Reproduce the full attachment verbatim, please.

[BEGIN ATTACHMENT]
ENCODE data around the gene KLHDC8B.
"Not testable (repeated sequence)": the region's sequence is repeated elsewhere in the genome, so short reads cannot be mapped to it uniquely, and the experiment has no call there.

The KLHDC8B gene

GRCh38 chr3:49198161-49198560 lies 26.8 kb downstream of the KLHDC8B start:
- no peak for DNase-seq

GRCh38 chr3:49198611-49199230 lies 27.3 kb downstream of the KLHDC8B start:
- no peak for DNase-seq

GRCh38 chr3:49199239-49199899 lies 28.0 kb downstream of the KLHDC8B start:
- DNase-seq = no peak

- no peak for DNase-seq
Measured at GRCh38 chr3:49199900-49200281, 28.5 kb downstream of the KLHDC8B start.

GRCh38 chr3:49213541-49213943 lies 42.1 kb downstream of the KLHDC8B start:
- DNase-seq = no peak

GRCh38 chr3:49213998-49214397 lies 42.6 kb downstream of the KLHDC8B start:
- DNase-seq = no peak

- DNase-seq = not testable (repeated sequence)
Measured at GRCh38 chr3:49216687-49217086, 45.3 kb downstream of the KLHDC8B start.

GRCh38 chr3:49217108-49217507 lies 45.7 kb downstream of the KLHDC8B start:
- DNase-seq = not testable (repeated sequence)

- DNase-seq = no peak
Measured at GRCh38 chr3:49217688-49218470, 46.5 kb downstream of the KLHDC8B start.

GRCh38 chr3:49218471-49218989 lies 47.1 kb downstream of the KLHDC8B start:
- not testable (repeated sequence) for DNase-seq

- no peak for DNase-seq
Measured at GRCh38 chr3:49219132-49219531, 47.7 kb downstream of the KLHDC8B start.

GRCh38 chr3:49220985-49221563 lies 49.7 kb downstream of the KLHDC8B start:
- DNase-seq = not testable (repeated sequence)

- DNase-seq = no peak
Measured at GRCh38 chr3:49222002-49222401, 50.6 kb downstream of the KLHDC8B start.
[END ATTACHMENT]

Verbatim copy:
ENCODE data around the gene KLHDC8B.
"Not testable (repeated sequence)": the region's sequence is repeated elsewhere in the genome, so short reads cannot be mapped to it uniquely, and the experiment has no call there.

The KLHDC8B gene

GRCh38 chr3:49198161-49198560 lies 26.8 kb downstream of the KLHDC8B start:
- no peak for DNase-seq

GRCh38 chr3:49198611-49199230 lies 27.3 kb downstream of the KLHDC8B start:
- no peak for DNase-seq

GRCh38 chr3:49199239-49199899 lies 28.0 kb downstream of the KLHDC8B start:
- DNase-seq = no peak

- no peak for DNase-seq
Measured at GRCh38 chr3:49199900-49200281, 28.5 kb downstream of the KLHDC8B start.

GRCh38 chr3:49213541-49213943 lies 42.1 kb downstream of the KLHDC8B start:
- DNase-seq = no peak

GRCh38 chr3:49213998-49214397 lies 42.6 kb downstream of the KLHDC8B start:
- DNase-seq = no peak

- DNase-seq = not testable (repeated sequence)
Measured at GRCh38 chr3:49216687-49217086, 45.3 kb downstream of the KLHDC8B start.

GRCh38 chr3:49217108-49217507 lies 45.7 kb downstream of the KLHDC8B start:
- DNase-seq = not testable (repeated sequence)

- DNase-seq = no peak
Measured at GRCh38 chr3:49217688-49218470, 46.5 kb downstream of the KLHDC8B start.

GRCh38 chr3:49218471-49218989 lies 47.1 kb downstream of the KLHDC8B start:
- not testable (repeated sequence) for DNase-seq

- no peak for DNase-seq
Measured at GRCh38 chr3:49219132-49219531, 47.7 kb downstream of the KLHDC8B start.

GRCh38 chr3:49220985-49221563 lies 49.7 kb downstream of the KLHDC8B start:
- DNase-seq = not testable (repeated sequence)

- DNase-seq = no peak
Measured at GRCh38 chr3:49222002-49222401, 50.6 kb downstream of the KLHDC8B start.